Connecting a phyCAM-P camera ............................................................ 39
3.2.3.3
Connecting a phyCAM-S camera ............................................................ 42
3.2.4
Starting the Demo Application ................................................................ 44
3.2.4.1
Linux: Starting Script Samples ................................................................ 44
3.2.4.2
Starting the Windows Embedded CE Demo Application ........................ 48
3.2.5
Troubleshooting....................................................................................... 54
3.2.5.1
Display Test ............................................................................................. 54
3.2.5.2
Camera Live Image Test.......................................................................... 54
How to change the settings of the camera sensors.................................................... 57
3.3.1
Basics....................................................................................................... 57
3.3.2
Access to the camera registers ................................................................. 58
3.3.2.1
General Register Access (Linux) ............................................................. 59
3.3.2.2
General Register Access (Windows) ....................................................... 60
3.3.3
Register Definition File ........................................................................... 60
3.3.3.1
Register File Syntax................................................................................. 60
3.3.4
How to use the Register Definition File (Linux) ..................................... 63
3.3.4.1
GStreamer function.................................................................................. 63
3.3.4.2
Requirements ........................................................................................... 64
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3.3.4.3
3.3.5
3.3.5.1
3.3.5.2
3.3.5.3
4
Technical Specification phyCAM-P Camera modules....................................................68
4.1
4.2
4.3
4.4
2
Example of applying a register definition (Linux)...................................64
Applying the Register Definition File (Windows) ...................................66
Windows Embedded Demo Software ......................................................66
Requirements ...........................................................................................66
Example of uploading a register definition (Windows) ...........................66
VM-006-BW - phyCAM-P camera module 1.3 Megapixels / monochrome ...........68
4.1.1
Specifications...........................................................................................68
4.1.2
I²C Addresses...........................................................................................71
4.1.3
Feature Pins..............................................................................................72
4.1.4
Special Features .......................................................................................72
4.1.4.1
Dataline-Shifting......................................................................................72
4.1.4.2
Trigger .....................................................................................................75
4.1.4.3
Strobe .......................................................................................................75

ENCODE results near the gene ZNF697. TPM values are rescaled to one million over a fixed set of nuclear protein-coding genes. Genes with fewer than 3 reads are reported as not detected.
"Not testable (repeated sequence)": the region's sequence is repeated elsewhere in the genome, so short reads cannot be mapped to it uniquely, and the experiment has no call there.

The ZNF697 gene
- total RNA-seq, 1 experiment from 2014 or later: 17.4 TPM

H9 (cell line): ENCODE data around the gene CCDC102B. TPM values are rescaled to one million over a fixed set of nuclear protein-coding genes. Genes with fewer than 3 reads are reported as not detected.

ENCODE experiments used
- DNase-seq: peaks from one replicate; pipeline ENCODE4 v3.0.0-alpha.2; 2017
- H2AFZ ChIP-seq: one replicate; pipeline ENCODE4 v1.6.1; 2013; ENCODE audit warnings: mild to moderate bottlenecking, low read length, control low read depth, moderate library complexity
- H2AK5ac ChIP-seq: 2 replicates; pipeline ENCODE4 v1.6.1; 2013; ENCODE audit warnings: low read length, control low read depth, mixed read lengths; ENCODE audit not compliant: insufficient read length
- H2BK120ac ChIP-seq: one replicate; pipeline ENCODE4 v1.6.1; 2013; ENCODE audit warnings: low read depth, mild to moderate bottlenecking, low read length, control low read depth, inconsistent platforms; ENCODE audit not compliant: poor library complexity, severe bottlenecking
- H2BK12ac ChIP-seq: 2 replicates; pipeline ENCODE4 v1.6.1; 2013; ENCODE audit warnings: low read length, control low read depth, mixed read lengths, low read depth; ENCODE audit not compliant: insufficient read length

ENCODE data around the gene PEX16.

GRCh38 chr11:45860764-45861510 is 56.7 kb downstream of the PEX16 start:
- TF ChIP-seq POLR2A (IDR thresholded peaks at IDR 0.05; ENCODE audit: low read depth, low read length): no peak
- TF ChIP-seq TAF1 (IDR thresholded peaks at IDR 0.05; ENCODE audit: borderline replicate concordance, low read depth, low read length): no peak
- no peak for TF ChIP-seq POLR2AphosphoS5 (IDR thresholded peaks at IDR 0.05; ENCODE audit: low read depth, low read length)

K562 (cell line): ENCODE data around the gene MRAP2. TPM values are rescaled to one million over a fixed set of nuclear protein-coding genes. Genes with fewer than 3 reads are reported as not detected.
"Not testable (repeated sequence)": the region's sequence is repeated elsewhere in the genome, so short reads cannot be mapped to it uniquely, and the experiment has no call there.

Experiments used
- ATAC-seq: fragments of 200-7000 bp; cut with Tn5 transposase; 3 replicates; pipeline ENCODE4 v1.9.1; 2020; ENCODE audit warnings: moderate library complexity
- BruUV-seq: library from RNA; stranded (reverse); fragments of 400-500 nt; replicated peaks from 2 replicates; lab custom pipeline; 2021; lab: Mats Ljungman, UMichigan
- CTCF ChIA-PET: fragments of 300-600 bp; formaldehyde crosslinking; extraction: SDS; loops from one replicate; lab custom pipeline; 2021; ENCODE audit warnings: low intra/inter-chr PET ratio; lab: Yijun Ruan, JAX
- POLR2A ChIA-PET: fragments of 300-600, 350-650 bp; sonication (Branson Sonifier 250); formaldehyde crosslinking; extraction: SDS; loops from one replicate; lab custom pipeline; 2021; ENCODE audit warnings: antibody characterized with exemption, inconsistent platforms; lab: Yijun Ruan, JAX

4.1.4.4
Reset.........................................................................................................75
4.1.4.5
Output-Enable ..........................................................................................76
4.1.4.6
I/O-Port ....................................................................................................76
4.1.4.7
Expansion Connector ...............................................................................77
4.1.5
Development Kits ....................................................................................77
VM-007 - phyCAM-P camera module Wide-VGA / monochrome, color................78
4.2.1
Specifications...........................................................................................78
4.2.2
I²C Addresses...........................................................................................82
4.2.3
Feature Pins..............................................................................................82
4.2.4
Jumper Map .............................................................................................83
4.2.5
Special Features .......................................................................................84
4.2.5.1
Windowing / Binning...............................................................................84
4.2.5.2
Dataline-Shifting......................................................................................84
4.2.5.3
Trigger .....................................................................................................87
4.2.5.4
Strobe / LED-OUT...................................................................................91
4.2.5.5
Reset.........................................................................................................94
4.2.5.6
Output-Enable ..........................................................................................95
4.2.5.7
LED Light ................................................................................................95
4.2.6
Development Kits ....................................................................................96
VM-008 - phyCAM-Analog Video Digitizer............................................................98
4.3.1
Specifications...........................................................................................98
4.3.2